UTHealth, Children's Museum are getting children excited about science
Credit: PHOTO CREDIT: Rob Cahill, UTHealth
It is never too early to spark a child’s interest in science and The University of Texas Health Science Center at Houston (UTHealth) and the Children’s Museum of Houston are exploring new strategies to do just that.
The National Science Foundation has awarded UTHealth a four-year, $2 million grant to collaborate with the Children’s Museum of Houston in looking for ways to create popular programs designed to engage children and their parents with the science, technology, engineering and math (STEM) fields.
“Some parents feel unsure about helping their children with science and math,” said Tricia Zucker, Ph.D., principal investigator and associate professor of pediatrics with the Children’s Learning Institute at McGovern Medical School at UTHealth. “But, parents can help young children become interested in the science and math all around them.”
In addition to motivating parents to help their children, Zucker said the new program, called “Teaching Together- STEM,” provides parents with access to information, materials and other resources. This project builds on a successful program called “Para Los Niños” that has been offered by the Children’s Museum since 2003.
“This is all about informal science education. We’re creating opportunities for parents and children to do science and math within their everyday activities such as cooking, outdoor play, tinkering and visiting special places like the museum,” Zucker said. “This is a randomized experiment to evaluate the program under different conditions so we can understand the benefits of these types of programs for parents and children.”
Zucker and her colleagues plan to test a variety of techniques to increase parent involvement. “First, during STEM nights at their children’s school, we will model various activities and help parents practice them with their children. Secondly, we will provide home activity kits to see how this further improves children’s learning. Third, we are offering parents a small incentive for each informal STEM activity they do with their child,” she said.
“The idea is to understand better if there are barriers to informal learning such as access to materials or other costs that can be reduced by providing families with particular supports,” Zucker said.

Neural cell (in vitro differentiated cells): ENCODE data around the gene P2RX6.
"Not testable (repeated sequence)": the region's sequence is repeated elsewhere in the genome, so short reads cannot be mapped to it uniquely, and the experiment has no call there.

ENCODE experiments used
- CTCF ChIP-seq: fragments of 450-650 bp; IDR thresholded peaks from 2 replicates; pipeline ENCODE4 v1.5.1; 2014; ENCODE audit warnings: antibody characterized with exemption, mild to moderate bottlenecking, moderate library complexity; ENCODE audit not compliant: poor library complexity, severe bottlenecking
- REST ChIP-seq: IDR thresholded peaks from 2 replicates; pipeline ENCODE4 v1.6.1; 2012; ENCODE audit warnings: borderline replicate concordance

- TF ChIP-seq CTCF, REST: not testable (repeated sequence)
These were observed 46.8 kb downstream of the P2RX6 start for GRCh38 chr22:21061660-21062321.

Zucker’s co-principal investigator is Cheryl McCallum, Ed.D., education director at the Children’s Museum.
“I love the idea of melding UTHealth’s and the museum’s tried and true methodologies for engaging parents and children together, and then making these activities available for the museum educators and others to use in schools, libraries and community centers,” McCallum said.
Focused on preschool children from low-income families, the study will involve bilingual STEM nights and activities. The study will consist of 360 parent-child pairs and organizers will host 270 STEM workshops and distribute 180 home activity kits.
In this three-part study, researchers and museum educators will develop and refine the program materials via field tests and focus groups. They will then recruit parents and children to participate in a randomized control trial. The final part will include the analysis of the results of the study and dissemination of findings and resources to the public.
“Teachers can’t close the knowledge gap without the help of parents,” Zucker said. “We hope to identify new ways to engage parents in ‘doing science and math’ with their young children during the study.”
Zucker’s co-investigators from UTHealth include Michael Assel, Ph.D.; Janelle Montroy, Ph.D.; and April Crawford, Ph.D.